Shayne Looper: Well-planned, summoned and transformed
A friend sent me a recent New York Times op-ed column by David Brooks titled, “The Summoned Self.” In it Brooks compares two ways to approach life. He refers to them as the Well-Planned Life and the Summoned Life.
In the Well-Planned Life one comes up with an overall purpose and, in the light of that purpose, makes tough decisions about allocating time, energy and talent. The Well-Planned Life is about “finding the right metrics, efficiently allocating resources and thinking about marginal costs.” The Well-Planned Life plans, well – life, in all its dimensions: personal, spiritual, educational, vocational and recreational.
The other approach, which Brooks calls the Summoned Life, sees life not as a “project to be completed,” but “an unknowable landscape to be explored.” The person leading this life does not begin with a purpose but a curiosity. She does not ask, “What should I do?” but “What are my circumstances asking me to do?”
As Brooks points out, both approaches have value. His characterization of them parallels the British scholar N. T. Wright’s summary of the two most common ways people approach moral decisions. One asks, “What are the rules?” The other asks, “What will best express the real me?”
According to Wright, these two approaches represent the two frameworks of moral thought within which most people operate today. We might call the one “Be True to the Rules” and the other, “Be True to Yourself.”
Both approaches have something to commend them. Keeping rules pays tribute to the wisdom of great men and women of the past, and recognizes the legitimacy of divine revelation. Being true to yourself acknowledges that there is more to life that keeping rules, that God is more concerned about who we are than about what we do.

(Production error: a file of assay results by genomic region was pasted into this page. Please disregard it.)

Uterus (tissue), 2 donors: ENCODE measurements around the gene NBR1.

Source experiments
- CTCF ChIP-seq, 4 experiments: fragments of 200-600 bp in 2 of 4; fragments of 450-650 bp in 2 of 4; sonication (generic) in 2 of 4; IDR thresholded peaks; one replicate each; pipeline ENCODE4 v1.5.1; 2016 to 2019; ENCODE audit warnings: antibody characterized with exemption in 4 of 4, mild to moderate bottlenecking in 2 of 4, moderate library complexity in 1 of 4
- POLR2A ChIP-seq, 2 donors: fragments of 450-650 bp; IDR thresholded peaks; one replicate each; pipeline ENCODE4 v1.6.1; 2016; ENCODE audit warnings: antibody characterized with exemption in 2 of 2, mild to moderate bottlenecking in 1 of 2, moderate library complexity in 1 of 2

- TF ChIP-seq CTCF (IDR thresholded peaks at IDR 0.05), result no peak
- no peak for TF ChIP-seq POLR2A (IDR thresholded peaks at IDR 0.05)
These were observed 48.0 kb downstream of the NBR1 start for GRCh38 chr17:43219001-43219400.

But each approach has its Achilles’ heel. One can “keep the rules” and yet be a fearful, angry person. Instead of keeping rules as a way of showing love to God and one’s fellow-man, keeping the rules can be a way of excelling one’s fellow-man and keeping God at a distance.
And the value of “being true to oneself” depends on what sort of self one happens to be. When Dylan Klebold and Eric Harris opened fire on their fellow students at Columbine High School, they no doubt felt they were being true to their real selves. The same could be said of Osama bin Laden and the men who flew commercial planes into the World Trade Center.
According to the Christian view, we are not our true selves — not yet, anyway. The true self lies in the future, and today’s choices move us toward it. Hence we often find that we cannot be true to the self we are now without being shamefully untrue to the self we desire to become.
Rather than being “true to the rules” or “true to yourself,” the Christian way calls us to be “true to the truth” — the larger truth of who God is and what he intends for us. The way to this life is not through exploring my feelings about who I really am or by checking off all the rules I succeeded in keeping today, but by cooperating with grace in taking steps that will gradually conform the “current me” to the one God intends me to be.
Aristotle spoke of this process in terms of the development of virtue (a concept that has been almost entirely overlooked in today’s world). The great Christian thinker, Paul the apostle, spoke of it as a renewal of the mind, leading to a transformation of character.
Every great religion (and many a secular philosophy) has offered means to achieving this kind of character development. The Christian way, though not well-understood, is, I believe, the most realistic. It begins with following not a rule or a feeling, but a person: Jesus.
Shayne Looper is the pastor at the Lockwood Community Church in Coldwater, Mich. He can be reached at firstname.lastname@example.org.